Wednesday, April 3, 2013


Note: this blog post is the second of an ongoing series written by Flagler College History students working on site with St. Augustine's City Archaeologist.  You can read the Flagler Public History blog here.

Seen from the street, the old Communication Building at Flagler College is unimpressive.  However, under the surface lies a whole world waiting to be discovered.  From the 1650s to the Gilded Age and beyond, the daily lives of common people are waiting to be uncovered.  Unlike much of written history, archaeology tells us about the common man.






Some of the greatest sources of information are wells found on sites.  One such well has been found behind Flagler College's Communication Building.  When wells--like this one--dried up, people would throw their trash into them.  Even better, many artifacts are found below the water table, where they were remarkably well preserved.  What exactly will be discovered at the bottom of this well?  We will have to wait to find out.






Upon my arrival, volunteer Nick McAuliffe was excavating the well and a bone knife fell out of the wall.  Don't worry though, only the handle has survived the years.  Though finding the knife handle was exciting, there was much more found at the site.  One of the most prevalent items found at the site were pipes and pipe bowls.  The location may either have been home to a group of prolific smokers or possibly an artisan who created or a tradesman who sold the objects.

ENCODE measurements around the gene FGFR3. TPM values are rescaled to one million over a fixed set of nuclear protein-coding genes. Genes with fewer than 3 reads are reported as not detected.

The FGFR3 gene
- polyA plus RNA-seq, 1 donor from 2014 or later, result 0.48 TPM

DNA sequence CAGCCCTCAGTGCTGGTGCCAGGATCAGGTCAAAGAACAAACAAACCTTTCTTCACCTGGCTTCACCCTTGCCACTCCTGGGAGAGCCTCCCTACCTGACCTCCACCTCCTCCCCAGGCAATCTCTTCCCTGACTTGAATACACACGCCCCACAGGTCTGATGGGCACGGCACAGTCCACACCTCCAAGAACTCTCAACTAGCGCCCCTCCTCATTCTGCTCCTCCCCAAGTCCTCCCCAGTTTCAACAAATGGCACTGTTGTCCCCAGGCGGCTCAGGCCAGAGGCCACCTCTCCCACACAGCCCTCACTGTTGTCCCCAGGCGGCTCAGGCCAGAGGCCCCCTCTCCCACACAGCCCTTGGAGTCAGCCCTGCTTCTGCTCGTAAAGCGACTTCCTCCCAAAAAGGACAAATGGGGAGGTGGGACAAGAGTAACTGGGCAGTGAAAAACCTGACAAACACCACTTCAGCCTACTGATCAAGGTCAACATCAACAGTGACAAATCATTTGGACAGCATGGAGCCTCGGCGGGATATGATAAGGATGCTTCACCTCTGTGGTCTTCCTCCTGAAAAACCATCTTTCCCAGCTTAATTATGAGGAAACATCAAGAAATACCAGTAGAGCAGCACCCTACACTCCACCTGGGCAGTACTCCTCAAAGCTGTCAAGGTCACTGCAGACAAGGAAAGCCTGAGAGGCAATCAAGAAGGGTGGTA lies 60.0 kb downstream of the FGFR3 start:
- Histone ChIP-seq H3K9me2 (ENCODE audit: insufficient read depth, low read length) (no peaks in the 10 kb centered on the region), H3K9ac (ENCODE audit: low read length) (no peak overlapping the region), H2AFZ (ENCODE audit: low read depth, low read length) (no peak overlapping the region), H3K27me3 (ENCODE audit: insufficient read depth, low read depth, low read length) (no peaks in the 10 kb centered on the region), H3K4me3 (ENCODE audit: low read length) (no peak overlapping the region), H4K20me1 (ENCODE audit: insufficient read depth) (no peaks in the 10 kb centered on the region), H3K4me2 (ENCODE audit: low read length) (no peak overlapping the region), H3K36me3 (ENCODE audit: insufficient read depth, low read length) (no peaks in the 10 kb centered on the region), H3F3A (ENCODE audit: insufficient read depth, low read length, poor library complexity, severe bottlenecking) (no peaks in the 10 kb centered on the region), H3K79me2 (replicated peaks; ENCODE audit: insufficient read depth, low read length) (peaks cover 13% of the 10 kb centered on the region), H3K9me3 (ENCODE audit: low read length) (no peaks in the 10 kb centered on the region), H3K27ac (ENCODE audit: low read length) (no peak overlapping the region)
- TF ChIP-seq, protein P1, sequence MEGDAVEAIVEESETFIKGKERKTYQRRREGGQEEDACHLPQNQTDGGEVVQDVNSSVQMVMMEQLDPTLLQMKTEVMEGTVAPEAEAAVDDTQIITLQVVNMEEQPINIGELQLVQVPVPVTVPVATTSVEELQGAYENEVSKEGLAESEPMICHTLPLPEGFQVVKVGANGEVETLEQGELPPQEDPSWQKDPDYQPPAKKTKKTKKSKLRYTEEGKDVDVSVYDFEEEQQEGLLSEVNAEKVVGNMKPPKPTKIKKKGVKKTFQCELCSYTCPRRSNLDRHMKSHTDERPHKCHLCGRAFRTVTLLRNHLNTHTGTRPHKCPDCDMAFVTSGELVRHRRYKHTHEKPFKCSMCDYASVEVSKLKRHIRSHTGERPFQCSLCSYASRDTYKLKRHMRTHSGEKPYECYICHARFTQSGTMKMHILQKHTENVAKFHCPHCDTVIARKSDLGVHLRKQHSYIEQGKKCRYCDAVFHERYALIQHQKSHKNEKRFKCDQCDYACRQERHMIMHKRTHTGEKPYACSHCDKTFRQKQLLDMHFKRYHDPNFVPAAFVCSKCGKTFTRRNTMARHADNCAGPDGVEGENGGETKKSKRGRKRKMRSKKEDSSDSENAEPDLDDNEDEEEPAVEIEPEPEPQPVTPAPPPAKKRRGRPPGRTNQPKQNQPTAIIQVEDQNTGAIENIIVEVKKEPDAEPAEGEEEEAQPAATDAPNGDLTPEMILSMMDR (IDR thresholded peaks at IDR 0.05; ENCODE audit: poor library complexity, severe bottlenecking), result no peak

Probably the most intriguing part of my visit was the discovery of a chicken burial.  Bones themselves can tell archaeologists a lot about a specific site; they can tell archaeologists what type of food was in the area and what people preferred to eat.  For instance, the British--despite being near an ocean and being from an island nation--detested fish.  However, this chicken is unique because it was given a full burial.  The body was fully intact--no bones were pulled apart--and the chicken was laid on its side over one hundred years ago; the question now is why?  Possible reasons include a ritual killing, the death of the chicken by disease or the chicken was killed by a predator and mangled so that when it was recovered there was nothing left to consume.








The mystery of the buried chicken may not be solved, but other mysteries may be.  Remember the tabby foundation from our first entry?  More has since been uncovered and its narrowness, paired with the length of the foundation, indicates that it was most likely a part of a road.  Since the road appears on no maps it was most likely an alley between homes.  It will only be exposed to the world above for a short time as the archaeology team prepares to move to the front half of the Communication Building's parking lot in the coming weeks.



Text and photos by Kayleigh Gades



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